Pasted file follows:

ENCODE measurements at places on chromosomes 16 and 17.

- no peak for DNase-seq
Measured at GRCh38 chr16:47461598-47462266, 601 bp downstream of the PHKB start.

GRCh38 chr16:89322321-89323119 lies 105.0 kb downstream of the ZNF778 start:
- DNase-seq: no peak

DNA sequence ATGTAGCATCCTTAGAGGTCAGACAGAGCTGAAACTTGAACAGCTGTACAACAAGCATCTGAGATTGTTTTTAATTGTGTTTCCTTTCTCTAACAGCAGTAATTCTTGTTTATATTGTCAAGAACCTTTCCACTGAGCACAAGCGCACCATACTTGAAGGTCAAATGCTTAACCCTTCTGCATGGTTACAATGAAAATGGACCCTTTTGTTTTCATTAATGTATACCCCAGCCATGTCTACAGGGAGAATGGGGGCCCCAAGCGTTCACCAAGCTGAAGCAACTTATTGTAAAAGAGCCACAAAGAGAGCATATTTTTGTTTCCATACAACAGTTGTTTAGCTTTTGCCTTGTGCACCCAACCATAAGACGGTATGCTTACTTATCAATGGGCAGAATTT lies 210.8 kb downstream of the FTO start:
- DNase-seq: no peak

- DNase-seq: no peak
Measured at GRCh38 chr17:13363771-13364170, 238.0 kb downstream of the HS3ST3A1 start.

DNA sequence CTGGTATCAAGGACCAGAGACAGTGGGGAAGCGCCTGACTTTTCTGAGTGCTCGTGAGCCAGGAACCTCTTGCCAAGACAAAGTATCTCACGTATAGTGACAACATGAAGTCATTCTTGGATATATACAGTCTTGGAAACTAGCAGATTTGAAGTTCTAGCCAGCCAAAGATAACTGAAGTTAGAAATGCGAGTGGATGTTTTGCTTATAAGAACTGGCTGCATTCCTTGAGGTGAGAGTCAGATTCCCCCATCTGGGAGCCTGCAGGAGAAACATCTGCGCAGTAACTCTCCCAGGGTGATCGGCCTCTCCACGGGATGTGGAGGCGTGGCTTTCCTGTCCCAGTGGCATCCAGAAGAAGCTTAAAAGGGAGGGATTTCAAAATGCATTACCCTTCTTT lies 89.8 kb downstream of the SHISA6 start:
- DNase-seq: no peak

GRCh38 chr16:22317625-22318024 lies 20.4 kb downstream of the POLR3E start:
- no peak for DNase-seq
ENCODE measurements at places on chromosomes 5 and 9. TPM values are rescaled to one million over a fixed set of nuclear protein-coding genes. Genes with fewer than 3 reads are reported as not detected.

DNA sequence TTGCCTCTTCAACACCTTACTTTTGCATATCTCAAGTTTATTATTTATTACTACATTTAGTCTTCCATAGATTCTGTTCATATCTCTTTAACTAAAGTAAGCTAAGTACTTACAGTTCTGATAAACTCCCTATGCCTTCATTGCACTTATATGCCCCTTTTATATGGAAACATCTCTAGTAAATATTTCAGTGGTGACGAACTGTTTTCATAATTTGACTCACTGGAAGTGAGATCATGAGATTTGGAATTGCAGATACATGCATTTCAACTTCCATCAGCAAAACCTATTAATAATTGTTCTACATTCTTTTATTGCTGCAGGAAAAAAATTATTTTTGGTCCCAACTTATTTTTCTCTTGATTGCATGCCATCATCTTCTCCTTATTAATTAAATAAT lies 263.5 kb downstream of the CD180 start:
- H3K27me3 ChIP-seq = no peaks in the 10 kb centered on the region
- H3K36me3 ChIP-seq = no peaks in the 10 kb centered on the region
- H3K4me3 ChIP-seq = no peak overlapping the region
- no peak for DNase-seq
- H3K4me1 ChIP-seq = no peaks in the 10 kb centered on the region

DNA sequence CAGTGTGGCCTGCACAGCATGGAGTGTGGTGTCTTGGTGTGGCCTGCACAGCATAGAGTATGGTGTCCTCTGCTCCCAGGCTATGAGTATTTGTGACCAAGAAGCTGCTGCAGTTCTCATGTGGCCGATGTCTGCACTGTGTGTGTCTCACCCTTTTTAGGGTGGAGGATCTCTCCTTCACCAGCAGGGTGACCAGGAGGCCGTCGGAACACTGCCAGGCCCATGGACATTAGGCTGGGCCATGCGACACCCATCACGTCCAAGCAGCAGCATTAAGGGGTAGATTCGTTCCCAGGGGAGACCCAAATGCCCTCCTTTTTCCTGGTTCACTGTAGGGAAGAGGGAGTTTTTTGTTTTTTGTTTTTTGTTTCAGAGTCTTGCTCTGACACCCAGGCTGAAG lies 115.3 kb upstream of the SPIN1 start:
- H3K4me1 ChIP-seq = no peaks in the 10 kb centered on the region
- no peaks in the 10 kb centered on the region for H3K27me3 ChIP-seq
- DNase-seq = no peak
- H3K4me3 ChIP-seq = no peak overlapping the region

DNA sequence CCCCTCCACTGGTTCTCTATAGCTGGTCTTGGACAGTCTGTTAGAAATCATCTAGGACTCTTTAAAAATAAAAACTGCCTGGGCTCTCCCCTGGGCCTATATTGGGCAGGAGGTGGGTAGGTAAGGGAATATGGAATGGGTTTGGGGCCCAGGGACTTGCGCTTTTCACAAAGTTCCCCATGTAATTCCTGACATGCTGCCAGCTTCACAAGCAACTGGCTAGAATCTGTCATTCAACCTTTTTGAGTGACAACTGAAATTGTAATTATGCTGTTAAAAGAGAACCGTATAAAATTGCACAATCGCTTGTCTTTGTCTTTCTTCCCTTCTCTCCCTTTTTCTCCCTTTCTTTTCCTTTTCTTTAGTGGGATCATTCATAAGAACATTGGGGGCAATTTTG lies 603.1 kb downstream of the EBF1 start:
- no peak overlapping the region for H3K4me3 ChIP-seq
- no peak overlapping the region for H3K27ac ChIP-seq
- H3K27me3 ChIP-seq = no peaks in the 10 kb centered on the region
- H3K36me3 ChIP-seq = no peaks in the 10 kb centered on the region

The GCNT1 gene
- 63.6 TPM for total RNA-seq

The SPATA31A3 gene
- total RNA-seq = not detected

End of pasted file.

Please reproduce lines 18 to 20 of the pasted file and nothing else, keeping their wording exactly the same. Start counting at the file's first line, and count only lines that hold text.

- H3K4me3 ChIP-seq = no peak overlapping the region
- no peak for DNase-seq
- H3K4me1 ChIP-seq = no peaks in the 10 kb centered on the region